(WBNG Binghamton) Governor Andrew Cuomo announced agreements with 12 banks in New York State that will guarantee accessible services to people with visual impairments.
An investigation by the New York State Division of Human Rights concluded that many had failed to do so, finding that many of the banks did not have websites accessible to customers with visual impairments, did not provide documents in alternative formats, and had customer service representatives who were not prepared to provide information on accessibility features when contacted via telephone.
"Our State has a proud history of leading the way on enacting and enforcing fundamental civil rights protections that provide equal opportunity for all New Yorkers," Governor Cuomo said. "Everyone, regardless of ethnicity, gender, or disability should have equal access to public information and services. These banks are now doing their part by updating their policies to meet the needs of New Yorkers visual impairments."
New York State Human Rights Law prohibits places of public accommodation from denying goods or services to individuals on account of a disability, and requires reasonable modifications to make such places accessible to a person with a disability. The twelve banks that settled the discrimination complaints included TD Bank, Capital One, M&T Bank, New York Community Bank, Valley National Bank, Ponce de Leon Federal Bank, Emigrant Savings Bank, Banco Popular, Dime Savings Bank, Flushing Savings Bank, Northfield Savings, and Hudson Valley Bank.
The Division of Human Rights (DHR) is empowered by the New York State Legislature to oppose systematic patterns of discrimination through Division-initiated investigations or complaints. These powerful mechanisms can potentially improve the lives of thousands across the State by ensuring that all New Yorkers have an equal opportunity to participate fully in the economic, cultural and intellectual life of the State, as affirmed in the Human Rights Law.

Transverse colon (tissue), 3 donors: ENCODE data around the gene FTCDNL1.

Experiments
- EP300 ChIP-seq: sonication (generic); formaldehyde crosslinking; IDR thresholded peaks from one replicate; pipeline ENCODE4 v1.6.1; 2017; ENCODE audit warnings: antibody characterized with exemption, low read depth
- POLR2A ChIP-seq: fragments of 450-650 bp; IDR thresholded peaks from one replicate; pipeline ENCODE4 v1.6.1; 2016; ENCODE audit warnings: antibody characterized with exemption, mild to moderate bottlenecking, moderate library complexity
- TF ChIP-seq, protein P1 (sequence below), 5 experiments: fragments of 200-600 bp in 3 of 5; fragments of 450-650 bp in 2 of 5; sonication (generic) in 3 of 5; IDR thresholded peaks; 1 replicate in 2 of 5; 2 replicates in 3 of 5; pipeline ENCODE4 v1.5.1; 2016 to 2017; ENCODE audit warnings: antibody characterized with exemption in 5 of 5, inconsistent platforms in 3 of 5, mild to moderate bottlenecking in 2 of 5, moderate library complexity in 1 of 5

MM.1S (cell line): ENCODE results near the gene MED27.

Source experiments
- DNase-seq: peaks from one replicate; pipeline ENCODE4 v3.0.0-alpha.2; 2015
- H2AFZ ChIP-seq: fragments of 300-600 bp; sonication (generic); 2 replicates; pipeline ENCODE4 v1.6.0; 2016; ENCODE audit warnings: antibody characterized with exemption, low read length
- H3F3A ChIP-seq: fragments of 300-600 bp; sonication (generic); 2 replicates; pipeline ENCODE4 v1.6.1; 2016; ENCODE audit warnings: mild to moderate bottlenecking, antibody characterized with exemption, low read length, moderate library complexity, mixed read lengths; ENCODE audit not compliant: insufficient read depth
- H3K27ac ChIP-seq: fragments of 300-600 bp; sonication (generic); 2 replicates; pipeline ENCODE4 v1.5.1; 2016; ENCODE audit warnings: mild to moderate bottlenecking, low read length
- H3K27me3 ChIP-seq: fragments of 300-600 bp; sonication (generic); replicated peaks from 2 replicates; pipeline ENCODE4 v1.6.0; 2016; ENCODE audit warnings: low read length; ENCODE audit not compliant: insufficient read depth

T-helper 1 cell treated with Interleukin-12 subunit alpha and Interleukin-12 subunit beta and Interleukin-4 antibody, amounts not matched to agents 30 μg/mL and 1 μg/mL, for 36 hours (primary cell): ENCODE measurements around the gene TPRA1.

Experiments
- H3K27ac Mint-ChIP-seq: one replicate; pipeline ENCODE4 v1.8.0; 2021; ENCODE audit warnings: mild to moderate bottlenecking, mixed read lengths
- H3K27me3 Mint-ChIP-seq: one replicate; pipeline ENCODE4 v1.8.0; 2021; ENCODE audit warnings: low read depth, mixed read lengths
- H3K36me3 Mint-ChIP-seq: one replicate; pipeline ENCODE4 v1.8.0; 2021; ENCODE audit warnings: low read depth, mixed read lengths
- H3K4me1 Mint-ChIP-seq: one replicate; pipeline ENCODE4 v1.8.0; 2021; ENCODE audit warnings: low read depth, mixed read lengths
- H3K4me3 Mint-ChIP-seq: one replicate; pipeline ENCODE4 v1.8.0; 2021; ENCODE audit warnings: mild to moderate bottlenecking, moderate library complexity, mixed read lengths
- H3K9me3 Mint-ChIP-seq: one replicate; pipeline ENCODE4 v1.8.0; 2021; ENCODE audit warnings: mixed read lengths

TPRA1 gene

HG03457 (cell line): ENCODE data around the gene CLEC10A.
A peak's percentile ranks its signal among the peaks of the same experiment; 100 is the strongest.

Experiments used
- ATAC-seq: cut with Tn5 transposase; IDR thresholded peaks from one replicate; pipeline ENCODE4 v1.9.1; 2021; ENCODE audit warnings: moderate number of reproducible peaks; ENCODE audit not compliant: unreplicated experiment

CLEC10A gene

In this particular case, DHR initiated an investigation after receiving a complaint alleging a bank’s refusal to accommodate a customer’s visual impairment to access banking services. DHR analyzed several bank websites to determine whether they were accessible and were using technology that would allow people with visual impairments to effectively utilize their services. Also examined was whether statements, bank notices and checks were offered in alternative formats such as Braille or audio. After this analysis, staff conducted over 100 telephone test calls using a questionnaire that included inquiries about the availability of online services for people with visual impairments and materials in alternative formats. Based on the results of this investigation, discrimination complaints were filed against the twelve banks.
All of the banks have agreed to comply with state law by providing services to persons with visual impairments, including informational material and forms in large print, Braille and audio, among other measures. Furthermore, as part of the agreements, banks will train customer service staff regarding the appropriate handling of calls or requests made by customers with visual impairments.